DDGS Shown As Tool To Increase Productivity Across Java Island, Indonesia

The U.S. Grains Council (USGC), in partnership with the U.S. Department of Agriculture Foreign Agricultural Service (USDA FAS) Jakarta and other key USDA cooperators and local stakeholders, recently organized a series of seminars aimed at bolstering Indonesia’s dairy sector. The seminars were held across three cities on Java Island, the nation’s most populated island and the heart of Indonesia’s domestic fresh milk production.

“Indonesia’s dairy landscape primarily consists of smallholder farmers, belonging to 59 dairy cooperatives,” said Caleb Wurth, USGC regional director for Southeast Asia and Oceania.” Despite contributing significantly to the country’s fresh milk production, challenges – including genetic quality and feed availability persist. The recent foot-and-mouth disease (FMD) outbreak further exacerbated these issues, leading to reduced milk yields.”

The seminars, held in Malang, Yogyakarta and Bandung, addressed these challenges by advocating for improved feed management practices and the use of high-quality feed ingredients like distiller’s dried grains with solubles (DDGS). Through workshops and discussions, participants explored the integration of U.S. feed ingredients into existing formulations, aiming to enhance the nutritional value of dairy cattle feed.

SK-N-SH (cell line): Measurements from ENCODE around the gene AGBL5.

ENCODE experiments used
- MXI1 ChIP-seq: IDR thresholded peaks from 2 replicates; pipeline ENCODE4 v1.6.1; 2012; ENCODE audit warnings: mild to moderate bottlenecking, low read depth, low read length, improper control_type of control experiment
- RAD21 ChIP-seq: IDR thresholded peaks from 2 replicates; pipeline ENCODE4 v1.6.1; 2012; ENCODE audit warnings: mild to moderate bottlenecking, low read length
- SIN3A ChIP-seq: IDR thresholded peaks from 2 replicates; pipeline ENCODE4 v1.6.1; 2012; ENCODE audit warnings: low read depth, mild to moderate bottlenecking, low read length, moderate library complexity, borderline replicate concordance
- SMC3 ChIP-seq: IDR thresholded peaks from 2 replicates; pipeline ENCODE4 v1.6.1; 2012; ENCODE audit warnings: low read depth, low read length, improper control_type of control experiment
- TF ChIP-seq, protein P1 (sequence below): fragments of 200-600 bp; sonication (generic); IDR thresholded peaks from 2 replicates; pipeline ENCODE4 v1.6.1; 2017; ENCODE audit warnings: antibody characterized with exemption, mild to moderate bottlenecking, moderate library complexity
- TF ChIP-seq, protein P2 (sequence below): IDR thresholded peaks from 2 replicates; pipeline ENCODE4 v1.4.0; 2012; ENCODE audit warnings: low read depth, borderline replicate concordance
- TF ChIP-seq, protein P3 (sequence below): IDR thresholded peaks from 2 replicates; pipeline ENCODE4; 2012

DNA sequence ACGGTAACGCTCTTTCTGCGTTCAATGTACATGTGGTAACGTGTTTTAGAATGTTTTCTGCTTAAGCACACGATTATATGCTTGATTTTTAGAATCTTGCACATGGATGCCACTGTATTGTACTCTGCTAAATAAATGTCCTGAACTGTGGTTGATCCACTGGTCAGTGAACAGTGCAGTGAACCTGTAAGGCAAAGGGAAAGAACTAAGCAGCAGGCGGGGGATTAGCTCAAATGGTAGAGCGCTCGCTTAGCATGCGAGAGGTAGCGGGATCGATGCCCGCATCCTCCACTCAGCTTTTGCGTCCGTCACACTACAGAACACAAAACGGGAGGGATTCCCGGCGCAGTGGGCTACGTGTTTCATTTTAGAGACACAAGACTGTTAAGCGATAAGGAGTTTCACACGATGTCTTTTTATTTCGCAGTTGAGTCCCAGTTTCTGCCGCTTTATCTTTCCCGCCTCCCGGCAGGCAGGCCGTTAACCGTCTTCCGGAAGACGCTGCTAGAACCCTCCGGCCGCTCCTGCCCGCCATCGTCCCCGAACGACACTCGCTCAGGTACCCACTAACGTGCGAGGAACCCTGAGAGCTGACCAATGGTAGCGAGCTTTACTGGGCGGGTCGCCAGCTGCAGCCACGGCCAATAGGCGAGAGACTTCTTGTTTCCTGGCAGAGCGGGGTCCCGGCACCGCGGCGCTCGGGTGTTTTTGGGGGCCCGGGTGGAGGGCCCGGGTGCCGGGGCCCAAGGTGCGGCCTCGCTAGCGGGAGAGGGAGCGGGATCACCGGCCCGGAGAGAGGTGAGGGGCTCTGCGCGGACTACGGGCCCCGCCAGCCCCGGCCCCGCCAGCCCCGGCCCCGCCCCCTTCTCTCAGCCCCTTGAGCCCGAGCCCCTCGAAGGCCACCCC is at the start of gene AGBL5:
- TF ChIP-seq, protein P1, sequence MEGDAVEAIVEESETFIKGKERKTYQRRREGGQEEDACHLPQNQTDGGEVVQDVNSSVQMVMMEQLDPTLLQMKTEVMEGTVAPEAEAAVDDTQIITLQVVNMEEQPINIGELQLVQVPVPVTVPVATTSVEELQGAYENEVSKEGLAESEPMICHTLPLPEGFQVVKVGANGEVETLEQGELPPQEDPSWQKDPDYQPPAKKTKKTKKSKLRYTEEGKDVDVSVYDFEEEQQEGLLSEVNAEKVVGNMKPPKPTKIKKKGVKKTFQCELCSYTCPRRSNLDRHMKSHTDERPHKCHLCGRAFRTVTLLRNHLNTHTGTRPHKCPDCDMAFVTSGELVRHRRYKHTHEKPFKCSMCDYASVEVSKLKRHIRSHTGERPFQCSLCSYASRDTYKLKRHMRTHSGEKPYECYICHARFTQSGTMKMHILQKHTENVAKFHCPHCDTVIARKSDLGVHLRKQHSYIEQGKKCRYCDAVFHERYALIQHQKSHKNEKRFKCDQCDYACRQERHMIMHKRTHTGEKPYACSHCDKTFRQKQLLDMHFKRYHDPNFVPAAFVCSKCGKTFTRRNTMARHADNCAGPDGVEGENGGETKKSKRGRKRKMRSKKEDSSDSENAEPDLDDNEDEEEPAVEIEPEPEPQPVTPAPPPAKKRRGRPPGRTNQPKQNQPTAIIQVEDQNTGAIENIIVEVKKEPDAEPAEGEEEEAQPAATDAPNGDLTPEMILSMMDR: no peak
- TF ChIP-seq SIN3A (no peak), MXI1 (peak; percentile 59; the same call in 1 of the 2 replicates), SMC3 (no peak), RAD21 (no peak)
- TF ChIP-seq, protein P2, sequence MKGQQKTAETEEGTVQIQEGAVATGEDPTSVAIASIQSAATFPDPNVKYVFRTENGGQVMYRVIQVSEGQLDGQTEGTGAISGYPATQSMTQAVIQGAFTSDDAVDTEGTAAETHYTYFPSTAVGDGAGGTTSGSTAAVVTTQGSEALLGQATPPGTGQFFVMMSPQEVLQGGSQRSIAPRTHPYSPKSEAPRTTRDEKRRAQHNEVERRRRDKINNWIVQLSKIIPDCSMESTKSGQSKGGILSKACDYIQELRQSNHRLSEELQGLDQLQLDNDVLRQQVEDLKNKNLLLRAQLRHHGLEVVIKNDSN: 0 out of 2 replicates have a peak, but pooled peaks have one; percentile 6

Despite a dairy population of approximately 18 million, there is very little use of DDGS in Indonesia, which provides a significant opportunity for growth via Council programming.

Seminars drew participants from dairy cooperatives and academia, along with industry professionals. Discussions centered on optimizing feed formulations and exploring alternative feed sources like alfalfa and corn silage to mitigate fodder scarcity as well as corn and DDGS to increase the net energy in the rations. The general manager of GKSI’s East Java chapter, an Indonesian milk processor, emphasized the importance of such initiatives and urged continued collaboration to address industry challenges.

Supported by key industry players and universities, including Muhammadiyah University and the Bandung Institute of Technology, the seminars garnered media attention, enhancing awareness of USDA initiatives in Indonesia and fostering bilateral partnerships in agriculture.

“Moving forward, these seminars signify a concerted effort to strengthen Indonesia’s dairy industry, fostering innovation and sustainability” Wurth said.

Read more about the Council’s work in Southeast Asia and Oceania here.